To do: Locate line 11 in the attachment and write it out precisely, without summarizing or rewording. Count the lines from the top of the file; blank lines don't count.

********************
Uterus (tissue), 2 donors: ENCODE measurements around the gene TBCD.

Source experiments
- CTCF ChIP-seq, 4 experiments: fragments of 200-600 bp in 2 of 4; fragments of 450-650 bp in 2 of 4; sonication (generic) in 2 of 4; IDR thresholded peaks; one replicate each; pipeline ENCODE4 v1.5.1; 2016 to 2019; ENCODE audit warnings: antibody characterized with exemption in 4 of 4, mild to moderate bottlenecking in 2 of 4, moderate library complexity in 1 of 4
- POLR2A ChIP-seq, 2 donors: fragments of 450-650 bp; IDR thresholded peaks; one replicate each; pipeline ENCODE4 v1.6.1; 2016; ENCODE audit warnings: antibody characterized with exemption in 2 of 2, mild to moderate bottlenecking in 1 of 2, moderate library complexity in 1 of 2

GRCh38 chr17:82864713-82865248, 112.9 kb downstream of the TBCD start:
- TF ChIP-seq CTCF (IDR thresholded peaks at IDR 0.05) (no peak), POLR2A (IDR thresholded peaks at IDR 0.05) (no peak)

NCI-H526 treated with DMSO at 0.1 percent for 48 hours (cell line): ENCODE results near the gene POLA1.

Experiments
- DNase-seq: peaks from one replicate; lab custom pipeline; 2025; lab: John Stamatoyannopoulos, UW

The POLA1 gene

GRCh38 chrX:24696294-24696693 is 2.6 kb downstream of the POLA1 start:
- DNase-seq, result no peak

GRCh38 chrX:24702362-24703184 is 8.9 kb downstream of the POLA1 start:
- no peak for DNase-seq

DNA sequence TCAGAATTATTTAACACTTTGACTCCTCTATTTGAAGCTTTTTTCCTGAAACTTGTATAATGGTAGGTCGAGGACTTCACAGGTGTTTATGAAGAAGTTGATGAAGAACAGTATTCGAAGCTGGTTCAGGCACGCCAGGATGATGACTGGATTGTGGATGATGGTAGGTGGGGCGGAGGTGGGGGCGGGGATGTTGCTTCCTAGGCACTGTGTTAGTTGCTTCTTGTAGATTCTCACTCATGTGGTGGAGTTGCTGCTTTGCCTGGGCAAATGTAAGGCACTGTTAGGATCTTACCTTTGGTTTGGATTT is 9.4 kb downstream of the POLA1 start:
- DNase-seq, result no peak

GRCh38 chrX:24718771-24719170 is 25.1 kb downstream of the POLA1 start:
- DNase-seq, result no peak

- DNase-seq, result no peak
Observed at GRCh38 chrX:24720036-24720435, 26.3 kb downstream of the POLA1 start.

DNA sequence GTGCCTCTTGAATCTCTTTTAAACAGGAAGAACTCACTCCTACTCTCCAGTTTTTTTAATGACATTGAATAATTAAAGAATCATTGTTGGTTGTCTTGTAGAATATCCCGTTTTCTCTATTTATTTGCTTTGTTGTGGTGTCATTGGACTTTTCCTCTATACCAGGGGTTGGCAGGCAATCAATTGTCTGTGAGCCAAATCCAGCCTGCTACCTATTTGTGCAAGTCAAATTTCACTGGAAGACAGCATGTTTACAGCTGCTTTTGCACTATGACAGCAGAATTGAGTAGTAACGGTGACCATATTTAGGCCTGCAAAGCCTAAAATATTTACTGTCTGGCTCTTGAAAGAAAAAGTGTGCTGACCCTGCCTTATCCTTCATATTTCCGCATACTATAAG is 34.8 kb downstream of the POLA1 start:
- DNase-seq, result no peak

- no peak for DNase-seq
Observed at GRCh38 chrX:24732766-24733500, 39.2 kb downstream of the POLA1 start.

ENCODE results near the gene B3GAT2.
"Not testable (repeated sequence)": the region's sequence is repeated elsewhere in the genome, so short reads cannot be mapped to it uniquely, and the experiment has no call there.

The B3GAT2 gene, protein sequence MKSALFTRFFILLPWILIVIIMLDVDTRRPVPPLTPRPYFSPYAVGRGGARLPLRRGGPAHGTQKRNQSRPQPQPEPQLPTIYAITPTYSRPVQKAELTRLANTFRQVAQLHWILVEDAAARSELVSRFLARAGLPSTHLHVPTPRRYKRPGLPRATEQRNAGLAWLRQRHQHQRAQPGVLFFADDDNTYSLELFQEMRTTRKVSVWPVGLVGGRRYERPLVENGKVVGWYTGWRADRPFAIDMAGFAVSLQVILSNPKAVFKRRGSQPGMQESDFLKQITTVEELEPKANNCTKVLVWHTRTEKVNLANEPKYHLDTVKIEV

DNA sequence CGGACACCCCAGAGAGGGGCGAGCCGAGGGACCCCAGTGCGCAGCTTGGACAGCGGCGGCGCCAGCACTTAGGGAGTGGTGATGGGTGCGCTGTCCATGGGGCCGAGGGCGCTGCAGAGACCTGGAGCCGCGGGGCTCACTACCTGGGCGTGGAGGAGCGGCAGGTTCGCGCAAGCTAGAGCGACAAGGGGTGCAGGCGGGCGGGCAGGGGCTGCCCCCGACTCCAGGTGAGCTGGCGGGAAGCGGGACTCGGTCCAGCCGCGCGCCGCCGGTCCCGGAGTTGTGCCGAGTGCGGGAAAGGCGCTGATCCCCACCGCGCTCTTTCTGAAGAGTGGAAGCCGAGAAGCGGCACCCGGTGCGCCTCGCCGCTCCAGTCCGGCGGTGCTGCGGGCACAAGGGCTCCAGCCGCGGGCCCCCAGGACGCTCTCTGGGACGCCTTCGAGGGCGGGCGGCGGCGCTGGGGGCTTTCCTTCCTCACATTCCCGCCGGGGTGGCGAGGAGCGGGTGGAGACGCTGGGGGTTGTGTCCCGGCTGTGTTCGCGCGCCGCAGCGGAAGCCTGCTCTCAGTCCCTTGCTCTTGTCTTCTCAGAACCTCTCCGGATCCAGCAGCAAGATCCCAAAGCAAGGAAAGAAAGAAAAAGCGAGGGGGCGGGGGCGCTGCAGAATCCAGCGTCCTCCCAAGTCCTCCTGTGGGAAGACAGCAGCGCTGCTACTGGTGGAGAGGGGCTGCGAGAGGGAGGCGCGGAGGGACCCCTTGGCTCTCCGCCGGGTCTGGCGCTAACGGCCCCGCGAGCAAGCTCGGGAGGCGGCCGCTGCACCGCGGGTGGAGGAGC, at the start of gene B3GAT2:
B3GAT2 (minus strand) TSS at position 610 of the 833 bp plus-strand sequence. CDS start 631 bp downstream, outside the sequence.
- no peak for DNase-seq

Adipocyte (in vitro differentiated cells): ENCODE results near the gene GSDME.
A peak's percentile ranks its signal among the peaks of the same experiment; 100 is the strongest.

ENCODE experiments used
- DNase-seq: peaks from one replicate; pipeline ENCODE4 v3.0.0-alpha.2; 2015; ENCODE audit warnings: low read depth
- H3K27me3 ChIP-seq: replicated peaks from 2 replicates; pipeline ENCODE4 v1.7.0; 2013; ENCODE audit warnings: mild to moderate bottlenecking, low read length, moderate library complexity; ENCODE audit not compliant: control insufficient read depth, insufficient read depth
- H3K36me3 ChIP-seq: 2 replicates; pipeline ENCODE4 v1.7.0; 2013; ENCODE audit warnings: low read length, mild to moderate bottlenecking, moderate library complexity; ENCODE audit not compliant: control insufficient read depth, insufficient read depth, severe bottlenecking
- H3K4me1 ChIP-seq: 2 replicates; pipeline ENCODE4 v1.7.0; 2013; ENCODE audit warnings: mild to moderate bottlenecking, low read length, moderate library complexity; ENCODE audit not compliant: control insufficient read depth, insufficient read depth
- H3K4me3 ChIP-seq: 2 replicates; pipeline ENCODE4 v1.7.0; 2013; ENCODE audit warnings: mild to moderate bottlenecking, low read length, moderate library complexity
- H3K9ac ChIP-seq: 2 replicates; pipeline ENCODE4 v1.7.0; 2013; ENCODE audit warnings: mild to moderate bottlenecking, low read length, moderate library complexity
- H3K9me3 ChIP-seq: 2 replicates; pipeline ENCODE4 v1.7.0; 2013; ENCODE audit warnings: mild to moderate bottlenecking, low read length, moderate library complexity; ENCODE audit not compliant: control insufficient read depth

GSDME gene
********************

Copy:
GRCh38 chrX:24696294-24696693 is 2.6 kb downstream of the POLA1 start: